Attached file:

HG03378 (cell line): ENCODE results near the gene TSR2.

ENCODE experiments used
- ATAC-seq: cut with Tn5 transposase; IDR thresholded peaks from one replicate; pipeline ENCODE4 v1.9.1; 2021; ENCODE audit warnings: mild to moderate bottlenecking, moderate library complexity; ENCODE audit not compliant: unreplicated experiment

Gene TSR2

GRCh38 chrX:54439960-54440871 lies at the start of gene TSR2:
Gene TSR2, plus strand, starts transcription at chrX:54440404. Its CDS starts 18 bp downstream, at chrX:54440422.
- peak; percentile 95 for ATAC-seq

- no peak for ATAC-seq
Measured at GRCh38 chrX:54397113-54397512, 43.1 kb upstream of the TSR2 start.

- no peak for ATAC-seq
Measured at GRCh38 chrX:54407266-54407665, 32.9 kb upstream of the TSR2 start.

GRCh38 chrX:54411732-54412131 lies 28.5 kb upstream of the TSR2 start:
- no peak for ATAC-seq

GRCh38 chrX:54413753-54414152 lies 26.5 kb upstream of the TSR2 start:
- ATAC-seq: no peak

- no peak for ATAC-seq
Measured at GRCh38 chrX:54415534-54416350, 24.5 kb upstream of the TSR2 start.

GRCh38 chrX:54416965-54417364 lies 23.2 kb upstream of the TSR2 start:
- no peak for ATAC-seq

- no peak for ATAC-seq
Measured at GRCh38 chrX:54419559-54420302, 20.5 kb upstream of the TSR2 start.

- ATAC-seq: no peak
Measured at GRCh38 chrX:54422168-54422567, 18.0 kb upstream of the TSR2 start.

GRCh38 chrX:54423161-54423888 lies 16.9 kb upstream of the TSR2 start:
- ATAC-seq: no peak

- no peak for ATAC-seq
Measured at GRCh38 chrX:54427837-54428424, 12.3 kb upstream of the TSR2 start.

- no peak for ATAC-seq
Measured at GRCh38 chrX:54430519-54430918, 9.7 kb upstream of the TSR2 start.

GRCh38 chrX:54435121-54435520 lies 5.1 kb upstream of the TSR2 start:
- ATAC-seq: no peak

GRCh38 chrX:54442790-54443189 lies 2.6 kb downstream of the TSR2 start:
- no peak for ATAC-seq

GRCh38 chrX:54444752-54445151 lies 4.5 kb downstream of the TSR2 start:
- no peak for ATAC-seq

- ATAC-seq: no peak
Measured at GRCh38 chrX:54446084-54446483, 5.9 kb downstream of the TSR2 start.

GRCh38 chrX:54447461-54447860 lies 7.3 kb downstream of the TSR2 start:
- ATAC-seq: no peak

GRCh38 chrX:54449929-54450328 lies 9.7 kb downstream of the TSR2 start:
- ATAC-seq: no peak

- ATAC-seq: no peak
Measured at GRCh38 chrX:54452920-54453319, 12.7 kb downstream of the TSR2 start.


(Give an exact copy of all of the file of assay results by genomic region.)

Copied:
HG03378 (cell line): ENCODE results near the gene TSR2.

ENCODE experiments used
- ATAC-seq: cut with Tn5 transposase; IDR thresholded peaks from one replicate; pipeline ENCODE4 v1.9.1; 2021; ENCODE audit warnings: mild to moderate bottlenecking, moderate library complexity; ENCODE audit not compliant: unreplicated experiment

Gene TSR2

GRCh38 chrX:54439960-54440871 lies at the start of gene TSR2:
Gene TSR2, plus strand, starts transcription at chrX:54440404. Its CDS starts 18 bp downstream, at chrX:54440422.
- peak; percentile 95 for ATAC-seq

- no peak for ATAC-seq
Measured at GRCh38 chrX:54397113-54397512, 43.1 kb upstream of the TSR2 start.

- no peak for ATAC-seq
Measured at GRCh38 chrX:54407266-54407665, 32.9 kb upstream of the TSR2 start.

GRCh38 chrX:54411732-54412131 lies 28.5 kb upstream of the TSR2 start:
- no peak for ATAC-seq

GRCh38 chrX:54413753-54414152 lies 26.5 kb upstream of the TSR2 start:
- ATAC-seq: no peak

- no peak for ATAC-seq
Measured at GRCh38 chrX:54415534-54416350, 24.5 kb upstream of the TSR2 start.

GRCh38 chrX:54416965-54417364 lies 23.2 kb upstream of the TSR2 start:
- no peak for ATAC-seq

- no peak for ATAC-seq
Measured at GRCh38 chrX:54419559-54420302, 20.5 kb upstream of the TSR2 start.

- ATAC-seq: no peak
Measured at GRCh38 chrX:54422168-54422567, 18.0 kb upstream of the TSR2 start.

GRCh38 chrX:54423161-54423888 lies 16.9 kb upstream of the TSR2 start:
- ATAC-seq: no peak

- no peak for ATAC-seq
Measured at GRCh38 chrX:54427837-54428424, 12.3 kb upstream of the TSR2 start.

- no peak for ATAC-seq
Measured at GRCh38 chrX:54430519-54430918, 9.7 kb upstream of the TSR2 start.

GRCh38 chrX:54435121-54435520 lies 5.1 kb upstream of the TSR2 start:
- ATAC-seq: no peak

GRCh38 chrX:54442790-54443189 lies 2.6 kb downstream of the TSR2 start:
- no peak for ATAC-seq

GRCh38 chrX:54444752-54445151 lies 4.5 kb downstream of the TSR2 start:
- no peak for ATAC-seq

- ATAC-seq: no peak
Measured at GRCh38 chrX:54446084-54446483, 5.9 kb downstream of the TSR2 start.

GRCh38 chrX:54447461-54447860 lies 7.3 kb downstream of the TSR2 start:
- ATAC-seq: no peak

GRCh38 chrX:54449929-54450328 lies 9.7 kb downstream of the TSR2 start:
- ATAC-seq: no peak

- ATAC-seq: no peak
Measured at GRCh38 chrX:54452920-54453319, 12.7 kb downstream of the TSR2 start.